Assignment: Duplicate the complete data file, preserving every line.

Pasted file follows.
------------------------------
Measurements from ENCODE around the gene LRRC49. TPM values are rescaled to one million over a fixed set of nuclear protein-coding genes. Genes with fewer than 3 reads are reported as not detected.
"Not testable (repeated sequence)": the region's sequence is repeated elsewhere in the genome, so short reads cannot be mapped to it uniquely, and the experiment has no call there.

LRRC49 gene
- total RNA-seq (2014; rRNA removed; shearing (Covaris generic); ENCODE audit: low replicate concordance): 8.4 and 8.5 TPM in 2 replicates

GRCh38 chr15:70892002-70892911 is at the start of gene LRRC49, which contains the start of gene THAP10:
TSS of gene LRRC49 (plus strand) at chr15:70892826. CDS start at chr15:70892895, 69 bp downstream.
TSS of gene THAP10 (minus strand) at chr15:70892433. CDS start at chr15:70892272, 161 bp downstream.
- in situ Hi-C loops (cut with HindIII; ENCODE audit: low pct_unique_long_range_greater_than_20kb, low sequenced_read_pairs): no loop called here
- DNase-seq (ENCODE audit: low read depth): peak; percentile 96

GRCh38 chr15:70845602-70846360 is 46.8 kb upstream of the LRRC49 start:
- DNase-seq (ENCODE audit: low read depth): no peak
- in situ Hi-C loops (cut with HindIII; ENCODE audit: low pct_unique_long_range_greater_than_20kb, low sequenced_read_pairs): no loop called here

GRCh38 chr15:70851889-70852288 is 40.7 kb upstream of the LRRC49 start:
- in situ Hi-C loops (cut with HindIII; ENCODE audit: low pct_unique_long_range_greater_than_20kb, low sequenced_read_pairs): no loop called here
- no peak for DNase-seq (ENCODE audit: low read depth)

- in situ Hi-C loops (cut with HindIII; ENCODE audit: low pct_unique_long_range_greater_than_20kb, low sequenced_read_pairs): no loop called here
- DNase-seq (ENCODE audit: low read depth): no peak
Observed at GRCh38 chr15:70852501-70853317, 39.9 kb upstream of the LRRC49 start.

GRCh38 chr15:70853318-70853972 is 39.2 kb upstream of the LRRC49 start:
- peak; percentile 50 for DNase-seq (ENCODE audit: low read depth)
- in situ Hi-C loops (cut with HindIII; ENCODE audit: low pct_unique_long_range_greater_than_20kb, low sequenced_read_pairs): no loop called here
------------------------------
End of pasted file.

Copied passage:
Measurements from ENCODE around the gene LRRC49. TPM values are rescaled to one million over a fixed set of nuclear protein-coding genes. Genes with fewer than 3 reads are reported as not detected.
"Not testable (repeated sequence)": the region's sequence is repeated elsewhere in the genome, so short reads cannot be mapped to it uniquely, and the experiment has no call there.

LRRC49 gene
- total RNA-seq (2014; rRNA removed; shearing (Covaris generic); ENCODE audit: low replicate concordance): 8.4 and 8.5 TPM in 2 replicates

GRCh38 chr15:70892002-70892911 is at the start of gene LRRC49, which contains the start of gene THAP10:
TSS of gene LRRC49 (plus strand) at chr15:70892826. CDS start at chr15:70892895, 69 bp downstream.
TSS of gene THAP10 (minus strand) at chr15:70892433. CDS start at chr15:70892272, 161 bp downstream.
- in situ Hi-C loops (cut with HindIII; ENCODE audit: low pct_unique_long_range_greater_than_20kb, low sequenced_read_pairs): no loop called here
- DNase-seq (ENCODE audit: low read depth): peak; percentile 96

GRCh38 chr15:70845602-70846360 is 46.8 kb upstream of the LRRC49 start:
- DNase-seq (ENCODE audit: low read depth): no peak
- in situ Hi-C loops (cut with HindIII; ENCODE audit: low pct_unique_long_range_greater_than_20kb, low sequenced_read_pairs): no loop called here

GRCh38 chr15:70851889-70852288 is 40.7 kb upstream of the LRRC49 start:
- in situ Hi-C loops (cut with HindIII; ENCODE audit: low pct_unique_long_range_greater_than_20kb, low sequenced_read_pairs): no loop called here
- no peak for DNase-seq (ENCODE audit: low read depth)

- in situ Hi-C loops (cut with HindIII; ENCODE audit: low pct_unique_long_range_greater_than_20kb, low sequenced_read_pairs): no loop called here
- DNase-seq (ENCODE audit: low read depth): no peak
Observed at GRCh38 chr15:70852501-70853317, 39.9 kb upstream of the LRRC49 start.

GRCh38 chr15:70853318-70853972 is 39.2 kb upstream of the LRRC49 start:
- peak; percentile 50 for DNase-seq (ENCODE audit: low read depth)
- in situ Hi-C loops (cut with HindIII; ENCODE audit: low pct_unique_long_range_greater_than_20kb, low sequenced_read_pairs): no loop called here